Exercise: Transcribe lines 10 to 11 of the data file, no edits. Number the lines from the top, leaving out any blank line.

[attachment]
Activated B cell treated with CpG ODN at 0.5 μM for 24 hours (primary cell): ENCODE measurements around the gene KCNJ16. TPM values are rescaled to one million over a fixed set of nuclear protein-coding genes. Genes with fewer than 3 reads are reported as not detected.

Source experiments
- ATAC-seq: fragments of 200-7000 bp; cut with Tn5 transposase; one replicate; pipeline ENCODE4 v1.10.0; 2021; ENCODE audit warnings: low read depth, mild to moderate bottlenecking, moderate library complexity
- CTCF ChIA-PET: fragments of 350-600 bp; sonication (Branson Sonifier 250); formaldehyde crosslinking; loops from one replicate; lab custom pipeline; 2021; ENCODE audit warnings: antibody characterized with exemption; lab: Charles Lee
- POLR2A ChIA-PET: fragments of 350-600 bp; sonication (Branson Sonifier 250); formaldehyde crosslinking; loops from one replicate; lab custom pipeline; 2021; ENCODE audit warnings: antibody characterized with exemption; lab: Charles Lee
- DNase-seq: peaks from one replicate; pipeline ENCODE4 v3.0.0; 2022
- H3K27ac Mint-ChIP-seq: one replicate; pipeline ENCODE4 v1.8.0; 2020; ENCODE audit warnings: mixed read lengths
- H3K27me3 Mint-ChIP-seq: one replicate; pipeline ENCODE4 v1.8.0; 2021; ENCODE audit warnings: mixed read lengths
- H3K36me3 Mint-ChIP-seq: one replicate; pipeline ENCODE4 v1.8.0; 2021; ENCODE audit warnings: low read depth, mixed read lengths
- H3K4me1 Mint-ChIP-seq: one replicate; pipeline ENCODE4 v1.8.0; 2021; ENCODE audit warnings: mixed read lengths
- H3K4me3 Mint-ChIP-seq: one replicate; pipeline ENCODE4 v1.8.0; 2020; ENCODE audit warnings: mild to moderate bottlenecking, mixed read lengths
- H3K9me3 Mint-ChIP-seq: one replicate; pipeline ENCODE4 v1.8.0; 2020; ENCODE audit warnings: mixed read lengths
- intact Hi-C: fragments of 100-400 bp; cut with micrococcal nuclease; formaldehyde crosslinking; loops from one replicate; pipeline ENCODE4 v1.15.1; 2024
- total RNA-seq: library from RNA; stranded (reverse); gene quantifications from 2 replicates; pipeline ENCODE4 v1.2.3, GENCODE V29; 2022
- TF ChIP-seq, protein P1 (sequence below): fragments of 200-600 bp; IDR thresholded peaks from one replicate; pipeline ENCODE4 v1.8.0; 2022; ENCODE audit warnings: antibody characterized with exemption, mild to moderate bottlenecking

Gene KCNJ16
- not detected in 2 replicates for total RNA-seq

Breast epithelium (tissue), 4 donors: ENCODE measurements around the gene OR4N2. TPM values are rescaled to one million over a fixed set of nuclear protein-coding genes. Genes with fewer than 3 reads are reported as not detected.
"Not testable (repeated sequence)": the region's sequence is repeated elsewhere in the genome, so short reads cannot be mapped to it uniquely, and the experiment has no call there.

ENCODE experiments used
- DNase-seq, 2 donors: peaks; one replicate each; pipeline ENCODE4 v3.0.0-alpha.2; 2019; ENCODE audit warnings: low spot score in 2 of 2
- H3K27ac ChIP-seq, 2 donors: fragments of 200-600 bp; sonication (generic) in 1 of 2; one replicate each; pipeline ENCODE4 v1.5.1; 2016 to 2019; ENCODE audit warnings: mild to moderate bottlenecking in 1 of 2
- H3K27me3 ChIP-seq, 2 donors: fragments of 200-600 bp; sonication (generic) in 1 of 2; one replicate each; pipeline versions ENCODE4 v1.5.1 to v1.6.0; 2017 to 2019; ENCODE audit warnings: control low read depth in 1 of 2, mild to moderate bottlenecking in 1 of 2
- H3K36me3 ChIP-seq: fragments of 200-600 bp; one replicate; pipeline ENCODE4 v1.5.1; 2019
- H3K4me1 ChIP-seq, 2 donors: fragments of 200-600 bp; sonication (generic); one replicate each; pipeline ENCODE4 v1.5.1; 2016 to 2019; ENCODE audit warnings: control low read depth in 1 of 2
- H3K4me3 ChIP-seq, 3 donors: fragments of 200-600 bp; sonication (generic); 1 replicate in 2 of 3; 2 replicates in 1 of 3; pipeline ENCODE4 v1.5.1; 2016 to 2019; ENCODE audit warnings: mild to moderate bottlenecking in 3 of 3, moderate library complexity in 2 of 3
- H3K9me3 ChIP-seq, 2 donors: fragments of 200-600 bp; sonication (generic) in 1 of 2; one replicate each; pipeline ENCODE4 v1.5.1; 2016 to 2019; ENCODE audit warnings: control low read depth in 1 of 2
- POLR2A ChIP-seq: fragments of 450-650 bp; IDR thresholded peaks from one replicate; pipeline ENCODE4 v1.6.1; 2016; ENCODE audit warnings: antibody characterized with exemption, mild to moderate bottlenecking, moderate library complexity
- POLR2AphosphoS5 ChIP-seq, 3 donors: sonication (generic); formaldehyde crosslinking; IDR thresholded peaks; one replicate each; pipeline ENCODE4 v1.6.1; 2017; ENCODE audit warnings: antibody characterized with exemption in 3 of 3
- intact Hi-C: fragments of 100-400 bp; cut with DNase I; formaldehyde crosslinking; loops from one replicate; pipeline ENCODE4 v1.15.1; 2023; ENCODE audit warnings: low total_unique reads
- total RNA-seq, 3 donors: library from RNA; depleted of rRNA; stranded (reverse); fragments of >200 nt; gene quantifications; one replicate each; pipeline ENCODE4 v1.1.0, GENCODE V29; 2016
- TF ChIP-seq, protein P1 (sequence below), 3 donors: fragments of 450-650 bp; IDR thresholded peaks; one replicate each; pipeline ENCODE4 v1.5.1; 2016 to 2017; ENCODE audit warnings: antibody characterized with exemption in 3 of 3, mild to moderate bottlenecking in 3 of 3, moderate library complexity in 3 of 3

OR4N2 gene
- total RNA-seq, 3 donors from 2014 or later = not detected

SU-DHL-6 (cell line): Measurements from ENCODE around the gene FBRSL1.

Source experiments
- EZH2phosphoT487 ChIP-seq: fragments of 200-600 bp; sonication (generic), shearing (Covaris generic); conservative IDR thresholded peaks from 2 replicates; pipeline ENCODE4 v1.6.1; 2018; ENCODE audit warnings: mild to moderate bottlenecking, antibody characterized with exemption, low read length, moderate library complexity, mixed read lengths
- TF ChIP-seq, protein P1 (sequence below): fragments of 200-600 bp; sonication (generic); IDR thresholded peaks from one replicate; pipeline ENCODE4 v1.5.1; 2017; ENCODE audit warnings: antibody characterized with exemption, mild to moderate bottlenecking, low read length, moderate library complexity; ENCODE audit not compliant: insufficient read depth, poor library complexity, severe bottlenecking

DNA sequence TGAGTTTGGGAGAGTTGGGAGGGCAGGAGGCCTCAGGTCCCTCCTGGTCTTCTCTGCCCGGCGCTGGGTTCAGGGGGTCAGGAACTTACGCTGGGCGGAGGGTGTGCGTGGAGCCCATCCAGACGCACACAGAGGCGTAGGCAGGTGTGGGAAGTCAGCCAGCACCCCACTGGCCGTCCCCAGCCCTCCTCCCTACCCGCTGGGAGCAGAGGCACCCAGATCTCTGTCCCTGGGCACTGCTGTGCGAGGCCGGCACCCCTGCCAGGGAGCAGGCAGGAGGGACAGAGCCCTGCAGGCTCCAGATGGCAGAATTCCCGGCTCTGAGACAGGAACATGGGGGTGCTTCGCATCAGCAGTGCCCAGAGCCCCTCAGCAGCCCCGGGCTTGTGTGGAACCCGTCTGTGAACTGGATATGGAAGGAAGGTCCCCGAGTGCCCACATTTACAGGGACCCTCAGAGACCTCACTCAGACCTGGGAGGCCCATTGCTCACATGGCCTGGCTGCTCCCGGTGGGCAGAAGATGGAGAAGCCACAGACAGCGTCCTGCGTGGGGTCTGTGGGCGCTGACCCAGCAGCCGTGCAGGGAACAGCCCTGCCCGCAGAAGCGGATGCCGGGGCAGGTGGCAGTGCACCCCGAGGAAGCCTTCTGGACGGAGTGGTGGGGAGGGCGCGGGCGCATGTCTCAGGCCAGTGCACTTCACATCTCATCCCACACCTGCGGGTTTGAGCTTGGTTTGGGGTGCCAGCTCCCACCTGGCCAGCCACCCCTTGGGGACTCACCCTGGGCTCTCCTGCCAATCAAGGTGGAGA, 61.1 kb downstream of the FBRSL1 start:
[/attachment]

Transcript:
- H3K4me1 Mint-ChIP-seq: one replicate; pipeline ENCODE4 v1.8.0; 2021; ENCODE audit warnings: mixed read lengths
- H3K4me3 Mint-ChIP-seq: one replicate; pipeline ENCODE4 v1.8.0; 2020; ENCODE audit warnings: mild to moderate bottlenecking, mixed read lengths